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Keywords:

  • ulcerative colitis;
  • UC;
  • infliximab;
  • IFX;
  • response;
  • outcome;
  • predictors;
  • ASCA;
  • pANCA

Abstract

Background: Our objective is to report the outcome of infliximab (IFX) in ulcerative colitis (UC) patients from a single center and to identify predictors of early clinical response.

Methods: The first 100 UC patients (45 female; median age, 37.9 years) who received IFX at a single center were included. Eighty-four patients received 5 mg/kg IFX, and 37 patients received a 3-dose IFX induction at weeks 0, 2, and 6. The Mayo endoscopic subscore, assessed by sigmoidoscopy before inclusion, was 1, 2, and 3 in 5%, 52%, and 43% of patients, respectively. Sixty percent had pancolitis, 63% were on concomitant immunosuppressive therapy, 9% were active smokers, 64% had C-reactive protein ≥5 mg/dL, and 44% were pANCA+/ASCA−. Five patients received IFX because of severe acute colitis refractory to intravenous corticosteroids.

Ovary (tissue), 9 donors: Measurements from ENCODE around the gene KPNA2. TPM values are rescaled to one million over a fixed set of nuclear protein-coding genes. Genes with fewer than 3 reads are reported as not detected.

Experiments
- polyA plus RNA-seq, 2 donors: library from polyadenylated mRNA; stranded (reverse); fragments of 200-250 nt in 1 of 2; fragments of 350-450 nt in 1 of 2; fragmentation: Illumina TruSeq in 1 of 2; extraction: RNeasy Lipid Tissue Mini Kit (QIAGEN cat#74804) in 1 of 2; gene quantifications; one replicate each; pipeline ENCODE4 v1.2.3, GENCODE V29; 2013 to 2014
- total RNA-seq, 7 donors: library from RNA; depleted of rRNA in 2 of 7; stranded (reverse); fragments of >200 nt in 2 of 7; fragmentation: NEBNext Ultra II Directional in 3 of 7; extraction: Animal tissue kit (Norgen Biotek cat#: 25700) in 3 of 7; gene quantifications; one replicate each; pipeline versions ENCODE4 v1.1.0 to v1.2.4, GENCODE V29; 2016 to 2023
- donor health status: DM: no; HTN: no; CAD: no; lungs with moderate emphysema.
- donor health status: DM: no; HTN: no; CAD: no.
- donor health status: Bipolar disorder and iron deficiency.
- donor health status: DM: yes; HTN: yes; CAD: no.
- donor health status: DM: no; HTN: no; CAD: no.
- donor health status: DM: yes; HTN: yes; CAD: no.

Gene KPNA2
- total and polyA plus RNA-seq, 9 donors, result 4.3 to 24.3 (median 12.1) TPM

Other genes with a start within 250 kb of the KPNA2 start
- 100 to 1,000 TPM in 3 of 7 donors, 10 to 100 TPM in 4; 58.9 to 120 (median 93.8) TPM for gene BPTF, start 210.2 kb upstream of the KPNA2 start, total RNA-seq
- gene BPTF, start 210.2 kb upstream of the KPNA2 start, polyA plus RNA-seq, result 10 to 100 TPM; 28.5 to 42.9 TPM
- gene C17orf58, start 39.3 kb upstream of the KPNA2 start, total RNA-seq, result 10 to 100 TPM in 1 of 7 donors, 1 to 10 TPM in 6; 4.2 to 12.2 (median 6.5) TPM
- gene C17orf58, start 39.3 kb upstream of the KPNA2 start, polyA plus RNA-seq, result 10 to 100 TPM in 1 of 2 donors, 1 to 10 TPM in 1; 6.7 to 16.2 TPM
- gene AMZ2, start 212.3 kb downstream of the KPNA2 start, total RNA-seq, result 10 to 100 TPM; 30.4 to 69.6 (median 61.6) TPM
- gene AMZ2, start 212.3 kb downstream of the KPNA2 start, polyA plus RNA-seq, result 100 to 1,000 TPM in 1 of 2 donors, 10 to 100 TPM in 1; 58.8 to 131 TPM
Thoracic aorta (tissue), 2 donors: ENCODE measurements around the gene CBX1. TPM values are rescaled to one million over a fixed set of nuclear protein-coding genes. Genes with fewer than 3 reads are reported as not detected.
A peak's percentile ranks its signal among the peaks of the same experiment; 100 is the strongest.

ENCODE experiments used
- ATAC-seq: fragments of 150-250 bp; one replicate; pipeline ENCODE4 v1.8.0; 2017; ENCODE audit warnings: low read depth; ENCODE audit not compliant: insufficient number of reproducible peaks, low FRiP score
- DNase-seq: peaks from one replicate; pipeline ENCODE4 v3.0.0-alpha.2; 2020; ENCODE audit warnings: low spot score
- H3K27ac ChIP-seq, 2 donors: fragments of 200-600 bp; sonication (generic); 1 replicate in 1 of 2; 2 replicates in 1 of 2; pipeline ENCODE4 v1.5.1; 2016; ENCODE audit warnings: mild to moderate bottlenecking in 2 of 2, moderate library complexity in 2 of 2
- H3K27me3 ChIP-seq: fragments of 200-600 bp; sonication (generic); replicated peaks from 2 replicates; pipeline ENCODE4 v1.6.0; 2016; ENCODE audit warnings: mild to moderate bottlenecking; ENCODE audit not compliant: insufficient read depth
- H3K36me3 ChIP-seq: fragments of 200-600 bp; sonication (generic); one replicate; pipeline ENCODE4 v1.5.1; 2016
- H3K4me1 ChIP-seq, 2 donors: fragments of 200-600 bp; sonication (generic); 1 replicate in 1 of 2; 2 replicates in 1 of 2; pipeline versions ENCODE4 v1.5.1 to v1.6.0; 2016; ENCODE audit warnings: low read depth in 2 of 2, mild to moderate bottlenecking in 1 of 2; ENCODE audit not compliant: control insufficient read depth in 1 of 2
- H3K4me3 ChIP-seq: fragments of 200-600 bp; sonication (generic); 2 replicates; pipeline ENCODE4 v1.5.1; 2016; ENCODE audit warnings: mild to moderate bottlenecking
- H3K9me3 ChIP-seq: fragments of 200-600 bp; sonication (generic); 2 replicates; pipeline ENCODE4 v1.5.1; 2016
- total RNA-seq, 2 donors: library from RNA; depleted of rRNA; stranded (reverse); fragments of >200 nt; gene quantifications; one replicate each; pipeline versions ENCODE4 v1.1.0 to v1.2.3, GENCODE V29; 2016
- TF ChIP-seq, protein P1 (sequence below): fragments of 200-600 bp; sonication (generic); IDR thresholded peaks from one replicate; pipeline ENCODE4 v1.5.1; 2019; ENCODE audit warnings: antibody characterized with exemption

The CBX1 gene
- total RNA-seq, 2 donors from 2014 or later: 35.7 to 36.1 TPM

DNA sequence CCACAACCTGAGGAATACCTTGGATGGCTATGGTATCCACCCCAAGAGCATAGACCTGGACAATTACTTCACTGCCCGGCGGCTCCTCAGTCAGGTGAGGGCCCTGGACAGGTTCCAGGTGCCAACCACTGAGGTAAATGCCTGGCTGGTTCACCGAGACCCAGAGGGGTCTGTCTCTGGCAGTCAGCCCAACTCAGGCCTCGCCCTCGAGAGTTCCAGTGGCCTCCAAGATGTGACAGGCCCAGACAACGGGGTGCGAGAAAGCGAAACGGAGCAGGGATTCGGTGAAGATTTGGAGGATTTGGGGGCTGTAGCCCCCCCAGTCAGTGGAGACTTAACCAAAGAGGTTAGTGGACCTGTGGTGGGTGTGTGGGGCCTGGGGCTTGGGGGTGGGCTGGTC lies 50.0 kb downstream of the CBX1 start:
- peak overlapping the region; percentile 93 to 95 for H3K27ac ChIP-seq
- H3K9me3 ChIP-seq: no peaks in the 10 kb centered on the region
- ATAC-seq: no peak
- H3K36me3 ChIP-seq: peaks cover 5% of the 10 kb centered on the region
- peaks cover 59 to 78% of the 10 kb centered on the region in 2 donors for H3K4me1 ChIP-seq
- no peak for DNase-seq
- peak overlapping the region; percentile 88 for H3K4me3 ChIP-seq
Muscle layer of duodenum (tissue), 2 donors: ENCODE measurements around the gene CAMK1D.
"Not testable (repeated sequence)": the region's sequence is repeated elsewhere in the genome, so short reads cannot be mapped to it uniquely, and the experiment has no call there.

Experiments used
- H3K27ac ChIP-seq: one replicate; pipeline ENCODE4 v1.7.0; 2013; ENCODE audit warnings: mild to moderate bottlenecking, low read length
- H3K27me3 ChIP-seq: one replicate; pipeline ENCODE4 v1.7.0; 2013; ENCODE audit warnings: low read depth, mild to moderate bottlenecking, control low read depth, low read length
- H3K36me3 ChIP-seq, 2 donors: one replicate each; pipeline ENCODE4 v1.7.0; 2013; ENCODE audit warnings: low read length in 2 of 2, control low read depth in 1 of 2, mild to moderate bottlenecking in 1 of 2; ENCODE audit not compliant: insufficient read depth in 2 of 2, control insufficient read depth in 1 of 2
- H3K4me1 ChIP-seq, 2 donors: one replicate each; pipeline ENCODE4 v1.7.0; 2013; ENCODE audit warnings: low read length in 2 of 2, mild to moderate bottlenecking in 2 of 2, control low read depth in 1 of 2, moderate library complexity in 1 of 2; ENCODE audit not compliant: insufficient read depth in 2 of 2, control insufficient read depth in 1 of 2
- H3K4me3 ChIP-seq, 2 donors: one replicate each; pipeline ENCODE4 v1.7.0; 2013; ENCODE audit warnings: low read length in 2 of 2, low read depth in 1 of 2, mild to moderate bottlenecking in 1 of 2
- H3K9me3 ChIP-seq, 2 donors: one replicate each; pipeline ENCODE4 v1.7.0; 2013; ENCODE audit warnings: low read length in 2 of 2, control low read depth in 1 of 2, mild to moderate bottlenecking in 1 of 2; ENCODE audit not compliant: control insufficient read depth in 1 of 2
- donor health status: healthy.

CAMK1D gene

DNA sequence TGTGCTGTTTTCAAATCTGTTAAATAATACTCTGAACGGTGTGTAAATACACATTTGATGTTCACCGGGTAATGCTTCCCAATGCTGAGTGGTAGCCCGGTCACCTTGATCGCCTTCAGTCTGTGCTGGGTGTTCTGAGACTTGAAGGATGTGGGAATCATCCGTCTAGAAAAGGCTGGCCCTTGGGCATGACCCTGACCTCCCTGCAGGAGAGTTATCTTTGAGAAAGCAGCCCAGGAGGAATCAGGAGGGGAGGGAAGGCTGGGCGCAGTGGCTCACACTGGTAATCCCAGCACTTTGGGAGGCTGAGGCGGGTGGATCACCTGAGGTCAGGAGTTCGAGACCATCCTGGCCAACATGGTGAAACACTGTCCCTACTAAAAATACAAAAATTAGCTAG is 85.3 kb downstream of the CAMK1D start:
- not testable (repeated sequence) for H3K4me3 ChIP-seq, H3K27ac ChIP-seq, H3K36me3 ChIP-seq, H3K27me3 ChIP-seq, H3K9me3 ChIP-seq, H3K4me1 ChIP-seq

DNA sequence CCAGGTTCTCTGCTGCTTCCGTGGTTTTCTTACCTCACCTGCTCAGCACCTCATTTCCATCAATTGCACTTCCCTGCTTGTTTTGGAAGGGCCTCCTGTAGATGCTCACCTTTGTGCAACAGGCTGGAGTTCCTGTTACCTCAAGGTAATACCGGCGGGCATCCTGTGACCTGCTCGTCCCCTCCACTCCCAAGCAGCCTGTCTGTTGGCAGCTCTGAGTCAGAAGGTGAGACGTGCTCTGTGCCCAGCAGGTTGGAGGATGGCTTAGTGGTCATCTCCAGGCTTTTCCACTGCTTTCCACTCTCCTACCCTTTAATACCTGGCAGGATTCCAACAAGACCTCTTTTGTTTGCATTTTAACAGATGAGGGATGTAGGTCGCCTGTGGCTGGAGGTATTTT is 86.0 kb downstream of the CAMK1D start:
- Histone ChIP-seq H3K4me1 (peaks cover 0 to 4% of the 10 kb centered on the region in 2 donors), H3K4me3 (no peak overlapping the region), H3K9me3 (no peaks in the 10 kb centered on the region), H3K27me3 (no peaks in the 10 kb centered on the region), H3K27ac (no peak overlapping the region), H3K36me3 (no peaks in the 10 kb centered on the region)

Results: Early complete and partial clinical responses were observed in 41% and 24% of patients. Patients with early clinical response were significantly younger than nonresponders (median age, 35.7 versus 41.6 years, P = 0.041). Patients who were pANCA+/ASCA− had a significantly lower early clinical response (55% versus 76%; odds ratio [OR] = 0.40 (0.16–0.99), P = 0.049). Concomitant immunosuppressive therapy and the use of an IFX induction scheme did not influence early clinical response. Only 1 of 5 patients who received IFX for acute steroid-refractory colitis required colectomy within 2 months.

Conclusions: IFX is an efficient therapy in UC, as shown by 65% early clinical response. A pANCA+/ASCA− serotype and an older age at first IFX infusion are associated with a suboptimal early clinical response.

(Inflamm Bowel Dis 2006)